Quakers and science

The Long View

In the mid-1730s, John Bartram, a Quaker living near Philadelphia, wrote the following in his journal: “One day I was very busy in holding my plough (for thee seest I am but a ploughman), and being weary, I ran under the shade of a tree to repose myself.

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A Scientist’s View on Space and Spirituality

The earliest moment I remember struggling with the overlap of outer space and religion was when I was watching a Space Shuttle launch. I noticed that the shuttle didn’t go through a part of the atmosphere that was called “Heaven.” In that moment, I had a very difficult internal argument – I couldn’t decide which to believe in, space travel or God.

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Journeys through Faith and Time

The following text is an assemblage of excerpts from a public presentation that Lee and Asia Bennett made to the Horizon House community on June 4, 2017. For the complete text of their presentation, see: westernfriend.org/media/faith-life-story.

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A Brilliant Contribution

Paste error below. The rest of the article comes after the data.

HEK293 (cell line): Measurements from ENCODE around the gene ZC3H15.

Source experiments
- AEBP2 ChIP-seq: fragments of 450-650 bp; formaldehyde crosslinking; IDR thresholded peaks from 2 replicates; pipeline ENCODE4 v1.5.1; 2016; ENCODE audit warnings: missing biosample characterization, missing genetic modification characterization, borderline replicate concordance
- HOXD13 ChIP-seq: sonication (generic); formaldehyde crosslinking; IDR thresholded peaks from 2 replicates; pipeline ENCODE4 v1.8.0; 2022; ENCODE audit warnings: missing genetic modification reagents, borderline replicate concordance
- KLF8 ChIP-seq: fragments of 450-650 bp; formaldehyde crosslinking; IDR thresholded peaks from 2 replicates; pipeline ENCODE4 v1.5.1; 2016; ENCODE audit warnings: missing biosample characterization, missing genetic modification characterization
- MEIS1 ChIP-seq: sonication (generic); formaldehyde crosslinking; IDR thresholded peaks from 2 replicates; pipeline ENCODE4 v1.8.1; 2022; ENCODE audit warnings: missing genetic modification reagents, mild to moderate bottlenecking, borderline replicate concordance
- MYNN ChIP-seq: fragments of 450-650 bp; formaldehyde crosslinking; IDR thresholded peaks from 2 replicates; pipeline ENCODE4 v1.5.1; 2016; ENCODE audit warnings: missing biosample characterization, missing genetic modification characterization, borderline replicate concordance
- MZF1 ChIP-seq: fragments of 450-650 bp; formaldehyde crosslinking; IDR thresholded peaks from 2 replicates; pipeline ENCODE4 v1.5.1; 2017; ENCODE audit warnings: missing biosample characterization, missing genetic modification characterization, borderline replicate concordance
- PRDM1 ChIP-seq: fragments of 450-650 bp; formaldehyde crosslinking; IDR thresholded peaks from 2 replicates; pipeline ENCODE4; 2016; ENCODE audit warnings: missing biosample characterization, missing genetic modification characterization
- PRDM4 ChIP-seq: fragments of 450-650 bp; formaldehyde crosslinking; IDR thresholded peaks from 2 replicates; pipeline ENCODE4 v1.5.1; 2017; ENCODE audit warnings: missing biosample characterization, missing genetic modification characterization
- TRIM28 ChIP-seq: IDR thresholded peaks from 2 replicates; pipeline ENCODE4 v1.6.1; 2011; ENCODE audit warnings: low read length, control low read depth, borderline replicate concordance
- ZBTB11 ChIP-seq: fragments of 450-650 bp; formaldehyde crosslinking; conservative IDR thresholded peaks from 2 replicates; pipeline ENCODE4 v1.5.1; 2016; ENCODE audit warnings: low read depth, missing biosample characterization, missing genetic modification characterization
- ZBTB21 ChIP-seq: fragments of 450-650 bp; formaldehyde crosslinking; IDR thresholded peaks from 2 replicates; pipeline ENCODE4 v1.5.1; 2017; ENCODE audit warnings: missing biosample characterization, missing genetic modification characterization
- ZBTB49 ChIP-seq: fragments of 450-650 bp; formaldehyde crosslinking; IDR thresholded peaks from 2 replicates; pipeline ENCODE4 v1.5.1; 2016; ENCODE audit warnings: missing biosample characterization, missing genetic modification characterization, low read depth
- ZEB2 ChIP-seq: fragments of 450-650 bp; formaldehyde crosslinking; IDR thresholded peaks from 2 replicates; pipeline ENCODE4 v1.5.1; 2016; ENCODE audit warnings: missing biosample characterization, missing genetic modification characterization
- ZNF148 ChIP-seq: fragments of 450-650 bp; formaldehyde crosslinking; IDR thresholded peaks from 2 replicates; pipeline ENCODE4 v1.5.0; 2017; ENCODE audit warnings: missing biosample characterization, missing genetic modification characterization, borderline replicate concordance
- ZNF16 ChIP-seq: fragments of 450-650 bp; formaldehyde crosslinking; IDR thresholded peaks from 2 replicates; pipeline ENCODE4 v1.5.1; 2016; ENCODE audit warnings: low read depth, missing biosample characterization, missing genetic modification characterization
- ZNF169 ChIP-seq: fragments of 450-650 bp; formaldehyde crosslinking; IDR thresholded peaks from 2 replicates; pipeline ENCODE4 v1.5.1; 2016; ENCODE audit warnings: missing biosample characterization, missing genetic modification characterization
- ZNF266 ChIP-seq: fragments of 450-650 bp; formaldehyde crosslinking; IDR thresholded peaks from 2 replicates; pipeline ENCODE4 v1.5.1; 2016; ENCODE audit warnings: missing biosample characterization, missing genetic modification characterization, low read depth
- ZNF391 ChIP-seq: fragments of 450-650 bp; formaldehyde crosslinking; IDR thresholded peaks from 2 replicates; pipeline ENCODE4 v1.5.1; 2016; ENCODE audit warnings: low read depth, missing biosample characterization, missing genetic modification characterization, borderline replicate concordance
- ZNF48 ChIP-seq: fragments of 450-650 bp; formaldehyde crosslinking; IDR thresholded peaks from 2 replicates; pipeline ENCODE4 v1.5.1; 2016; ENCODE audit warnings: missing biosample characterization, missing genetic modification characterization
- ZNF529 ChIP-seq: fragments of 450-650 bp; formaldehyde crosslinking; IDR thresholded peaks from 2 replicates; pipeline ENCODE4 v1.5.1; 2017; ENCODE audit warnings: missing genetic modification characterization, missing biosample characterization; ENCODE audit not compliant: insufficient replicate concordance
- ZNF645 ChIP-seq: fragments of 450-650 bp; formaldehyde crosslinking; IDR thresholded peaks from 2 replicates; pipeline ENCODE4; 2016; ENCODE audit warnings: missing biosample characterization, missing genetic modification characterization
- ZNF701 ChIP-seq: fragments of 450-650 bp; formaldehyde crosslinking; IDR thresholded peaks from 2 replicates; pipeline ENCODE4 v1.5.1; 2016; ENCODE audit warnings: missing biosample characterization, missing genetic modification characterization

Dear Editor: Thank-you for publishing Jim Humphrey’s “Here Sleep Dragons” in the March/April 2017 issue of Western Friend. I’ve long regarded the Quaker faith as both timeless and prescient, and a most fitting expression of 21st Century Christianity in which science, mysticism and justice advocacy meet and affirm each other. I admire Mr.

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An Under-Appreciated Point

Dear Editor: As an engineer who went to seminary, I often find myself defending both Science and Faith. Like Jim Humphrey (“Here Sleep Dragons,” March/April 2017), I’m a “pro-science guy” who agrees that science often gets distorted by materialism.

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